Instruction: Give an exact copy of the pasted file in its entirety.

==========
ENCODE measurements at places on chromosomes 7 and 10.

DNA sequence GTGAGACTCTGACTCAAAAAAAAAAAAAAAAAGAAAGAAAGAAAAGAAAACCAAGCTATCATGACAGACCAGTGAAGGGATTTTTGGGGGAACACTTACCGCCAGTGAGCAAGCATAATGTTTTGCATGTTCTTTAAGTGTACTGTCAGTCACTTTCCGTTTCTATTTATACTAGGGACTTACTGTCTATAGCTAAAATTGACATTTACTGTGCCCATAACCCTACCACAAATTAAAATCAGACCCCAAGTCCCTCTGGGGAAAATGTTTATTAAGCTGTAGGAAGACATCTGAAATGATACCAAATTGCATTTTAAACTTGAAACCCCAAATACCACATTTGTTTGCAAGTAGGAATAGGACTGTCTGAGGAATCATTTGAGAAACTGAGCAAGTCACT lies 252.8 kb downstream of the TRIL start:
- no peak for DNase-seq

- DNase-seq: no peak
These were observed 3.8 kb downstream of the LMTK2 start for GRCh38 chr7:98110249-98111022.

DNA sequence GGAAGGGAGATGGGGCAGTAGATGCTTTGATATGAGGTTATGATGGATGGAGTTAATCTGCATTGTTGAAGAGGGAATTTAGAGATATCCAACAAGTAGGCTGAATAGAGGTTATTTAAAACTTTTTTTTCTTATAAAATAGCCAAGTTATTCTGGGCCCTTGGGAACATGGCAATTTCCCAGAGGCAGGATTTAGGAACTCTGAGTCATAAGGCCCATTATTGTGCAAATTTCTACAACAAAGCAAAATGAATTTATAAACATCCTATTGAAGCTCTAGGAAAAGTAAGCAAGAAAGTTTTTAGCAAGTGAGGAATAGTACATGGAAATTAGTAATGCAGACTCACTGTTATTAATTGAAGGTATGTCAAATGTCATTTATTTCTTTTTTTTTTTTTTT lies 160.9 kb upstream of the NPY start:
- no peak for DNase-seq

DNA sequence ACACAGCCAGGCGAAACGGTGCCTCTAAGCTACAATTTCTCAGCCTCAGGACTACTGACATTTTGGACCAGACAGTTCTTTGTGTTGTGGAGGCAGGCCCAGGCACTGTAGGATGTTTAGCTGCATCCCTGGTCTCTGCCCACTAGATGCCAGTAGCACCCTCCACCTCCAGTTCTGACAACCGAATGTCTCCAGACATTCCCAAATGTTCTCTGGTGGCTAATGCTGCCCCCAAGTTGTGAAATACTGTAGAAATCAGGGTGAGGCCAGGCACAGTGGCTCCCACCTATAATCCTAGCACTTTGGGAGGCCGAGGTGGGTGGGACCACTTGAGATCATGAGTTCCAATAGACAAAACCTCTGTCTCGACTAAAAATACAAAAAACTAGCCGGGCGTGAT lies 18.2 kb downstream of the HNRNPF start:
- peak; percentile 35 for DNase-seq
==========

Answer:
ENCODE measurements at places on chromosomes 7 and 10.

DNA sequence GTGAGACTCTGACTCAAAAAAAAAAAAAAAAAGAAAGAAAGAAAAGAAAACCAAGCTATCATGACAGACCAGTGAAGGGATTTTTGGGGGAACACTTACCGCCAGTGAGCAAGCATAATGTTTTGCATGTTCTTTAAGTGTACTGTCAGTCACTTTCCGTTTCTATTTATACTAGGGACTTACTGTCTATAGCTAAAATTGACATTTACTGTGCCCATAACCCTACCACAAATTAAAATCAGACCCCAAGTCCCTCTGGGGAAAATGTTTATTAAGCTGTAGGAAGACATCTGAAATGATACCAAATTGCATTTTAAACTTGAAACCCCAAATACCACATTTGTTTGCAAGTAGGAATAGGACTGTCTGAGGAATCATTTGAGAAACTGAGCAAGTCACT lies 252.8 kb downstream of the TRIL start:
- no peak for DNase-seq

- DNase-seq: no peak
These were observed 3.8 kb downstream of the LMTK2 start for GRCh38 chr7:98110249-98111022.

DNA sequence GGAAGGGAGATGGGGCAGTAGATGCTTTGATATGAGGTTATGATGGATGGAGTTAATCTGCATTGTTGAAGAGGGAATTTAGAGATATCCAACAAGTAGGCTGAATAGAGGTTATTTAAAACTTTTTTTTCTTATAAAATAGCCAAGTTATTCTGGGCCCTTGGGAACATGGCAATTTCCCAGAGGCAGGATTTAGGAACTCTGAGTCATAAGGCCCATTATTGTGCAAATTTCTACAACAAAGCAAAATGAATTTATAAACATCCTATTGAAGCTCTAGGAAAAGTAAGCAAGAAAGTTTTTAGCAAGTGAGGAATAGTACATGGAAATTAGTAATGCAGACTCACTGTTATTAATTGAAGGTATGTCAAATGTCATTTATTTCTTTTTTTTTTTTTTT lies 160.9 kb upstream of the NPY start:
- no peak for DNase-seq

DNA sequence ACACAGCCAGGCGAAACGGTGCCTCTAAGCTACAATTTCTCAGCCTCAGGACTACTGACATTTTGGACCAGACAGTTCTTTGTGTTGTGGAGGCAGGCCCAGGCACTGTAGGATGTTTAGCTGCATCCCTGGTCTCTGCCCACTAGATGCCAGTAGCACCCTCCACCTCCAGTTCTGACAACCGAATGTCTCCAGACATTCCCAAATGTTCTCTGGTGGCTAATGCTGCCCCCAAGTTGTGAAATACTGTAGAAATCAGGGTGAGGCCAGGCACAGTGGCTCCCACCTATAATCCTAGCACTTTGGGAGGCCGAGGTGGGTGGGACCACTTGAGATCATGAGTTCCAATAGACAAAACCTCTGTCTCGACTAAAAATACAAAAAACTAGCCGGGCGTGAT lies 18.2 kb downstream of the HNRNPF start:
- peak; percentile 35 for DNase-seq